of the soil in their raised beds
but I leave it, hidden, contained
and the next thing I know
I give full attention to furiously
scrub spilled coffee out of their couch.
Whoops, it's just this house
is immaculate and I'd really like to be
invited back to watch the dog
who seems to adore me because
I smell like an animal, and I am a wild
one in this strange house, propping up
the many ornate pillows on one side,
stepping back to see if they look right
then trying them on their other sides
but every which a way I lay them
they look out of place.


It's just my eye, so partial
to grime. I've also never
been in the habit of vacuuming
but it's probably important
to not leave a smell behind
or two too many beer cans
in the recycling bin, so I take out
all my trash, make the giant bed
and let myself out
of the fantasy—this house in Ballard
I will never have.
I lock the door at noon
before the creating any
more incriminating evidence
and realize when I get home
I’ve stolen 7 pens.

Nadja

Prose

Lipstick by Nadja Maril

Before letting in the paramedics, my mother asks for her lipstick. I help apply it to her lips, a creamy layer of red.

 

As a child, I’d marveled at how that same color matched the flannel bathrobe she wore each morning. And I remember waking in the night and being rocked to sleep in her arms. One night, when I struggled to breath, she knew exactly what I needed. I remember the warmth of steam on my face and the feel of her fingers rubbing Mentholatum into my chest. Was she wearing lipstick then? I don’t remember her face in the dark, just the feel of comfort; my head upon her breast, the smell of her perfume, the creak of the rocker’s rungs against the floor.
 

My mind jumps back to thirty minutes earlier when I’d driven one hour, from my house to hers. Her phone call. I’d found her on the carpet unable to stand. Her slurred words had issued commands. Call her doctor. No ambulance. Find her a pair of dry panties. Fetch blouse with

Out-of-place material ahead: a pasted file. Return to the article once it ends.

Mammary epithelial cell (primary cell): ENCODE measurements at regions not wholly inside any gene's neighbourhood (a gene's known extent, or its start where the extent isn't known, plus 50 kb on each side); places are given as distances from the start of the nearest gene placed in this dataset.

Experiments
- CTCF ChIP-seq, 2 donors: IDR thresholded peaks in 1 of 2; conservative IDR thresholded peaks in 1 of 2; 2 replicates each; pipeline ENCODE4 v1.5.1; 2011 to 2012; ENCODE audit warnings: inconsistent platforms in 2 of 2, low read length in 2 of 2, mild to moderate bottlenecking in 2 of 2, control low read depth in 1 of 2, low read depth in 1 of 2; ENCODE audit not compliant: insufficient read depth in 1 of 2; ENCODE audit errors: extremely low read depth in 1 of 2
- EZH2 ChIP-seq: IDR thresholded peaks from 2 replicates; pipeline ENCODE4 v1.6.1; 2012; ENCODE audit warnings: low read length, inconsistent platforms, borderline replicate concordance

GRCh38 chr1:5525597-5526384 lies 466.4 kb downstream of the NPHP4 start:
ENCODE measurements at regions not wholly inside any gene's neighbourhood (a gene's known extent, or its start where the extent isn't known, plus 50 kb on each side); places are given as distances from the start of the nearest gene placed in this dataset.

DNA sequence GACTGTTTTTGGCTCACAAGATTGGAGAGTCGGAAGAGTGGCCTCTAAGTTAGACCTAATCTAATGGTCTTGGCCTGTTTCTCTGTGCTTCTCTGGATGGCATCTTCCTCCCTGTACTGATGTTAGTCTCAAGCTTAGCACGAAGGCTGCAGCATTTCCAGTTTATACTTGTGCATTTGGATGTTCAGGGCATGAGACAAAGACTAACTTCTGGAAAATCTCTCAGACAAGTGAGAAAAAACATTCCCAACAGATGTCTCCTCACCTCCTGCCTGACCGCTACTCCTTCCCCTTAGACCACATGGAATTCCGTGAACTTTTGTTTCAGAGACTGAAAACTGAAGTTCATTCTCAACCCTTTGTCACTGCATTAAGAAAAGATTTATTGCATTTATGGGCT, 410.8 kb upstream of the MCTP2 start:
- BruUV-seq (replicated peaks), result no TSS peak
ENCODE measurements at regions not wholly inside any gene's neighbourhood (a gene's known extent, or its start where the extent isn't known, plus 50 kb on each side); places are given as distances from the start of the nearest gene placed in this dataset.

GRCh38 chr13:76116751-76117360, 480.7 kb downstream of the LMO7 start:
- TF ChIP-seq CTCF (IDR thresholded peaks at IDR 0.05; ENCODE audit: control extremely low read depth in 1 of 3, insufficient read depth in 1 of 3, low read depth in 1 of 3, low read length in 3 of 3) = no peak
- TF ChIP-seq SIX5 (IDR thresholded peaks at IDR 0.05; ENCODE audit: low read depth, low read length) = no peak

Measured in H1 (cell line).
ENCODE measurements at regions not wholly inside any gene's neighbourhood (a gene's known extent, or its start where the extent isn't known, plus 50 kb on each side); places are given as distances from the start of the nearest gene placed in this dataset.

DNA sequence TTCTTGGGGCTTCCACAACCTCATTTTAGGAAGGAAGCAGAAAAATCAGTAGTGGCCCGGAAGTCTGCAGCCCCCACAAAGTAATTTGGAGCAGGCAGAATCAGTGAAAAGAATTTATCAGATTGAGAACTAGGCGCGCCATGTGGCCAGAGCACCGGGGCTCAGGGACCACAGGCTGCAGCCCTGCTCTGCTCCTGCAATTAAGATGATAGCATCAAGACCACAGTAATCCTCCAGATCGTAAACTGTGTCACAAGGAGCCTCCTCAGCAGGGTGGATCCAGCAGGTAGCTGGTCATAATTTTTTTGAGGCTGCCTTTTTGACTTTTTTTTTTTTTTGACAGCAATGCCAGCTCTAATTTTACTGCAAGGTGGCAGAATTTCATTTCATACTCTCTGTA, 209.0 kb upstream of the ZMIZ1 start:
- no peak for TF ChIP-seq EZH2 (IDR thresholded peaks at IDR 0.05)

buttons. The one with blue tulips. Bring her water and an aspirin. Her behavior is familiar. She intentionally delays on completing certain tasks. She refuses to speak to me if I dare argue.

 

I remember unpleasant things from my childhood, my mother humming to herself, not noticing when I need help. You are a big girl, my mother had said when I’d accidentally pooped in my bathing suit. Clean it up yourself.
 

I must have been three years old. Old enough to climb the stairs, enter the bathroom, and carefully dump my turd into the toilet. I’d felt unworthy. Ashamed, I’d hid in my room.
 

During my teenage years, she didn’t criticize the time I spent applying make-up to my face, but she’d noticed my lack of a bra. I began wearing a jacket leaving the house.
 

But I remember good times too. A mother daughter duo who dare one another to try out new recipes. Triumphantly we serve: cheesecake topped with blueberries, Maryland rockfish with a crabmeat dressing, Portuguese kale and cabbage soup.
 

Afternoons, perched on the couch we read poems to each other from Mother’s college textbooks. Listen to the repetition, the beats, the words like music. Curious to discover her favorites, I’d struggle to read her cramped notes in the margins.
 

And then one day, I refuse to help at a dinner party and her punishment is silence. I decide to attend a large university instead of a small prestigious college, her choice for me. More silence.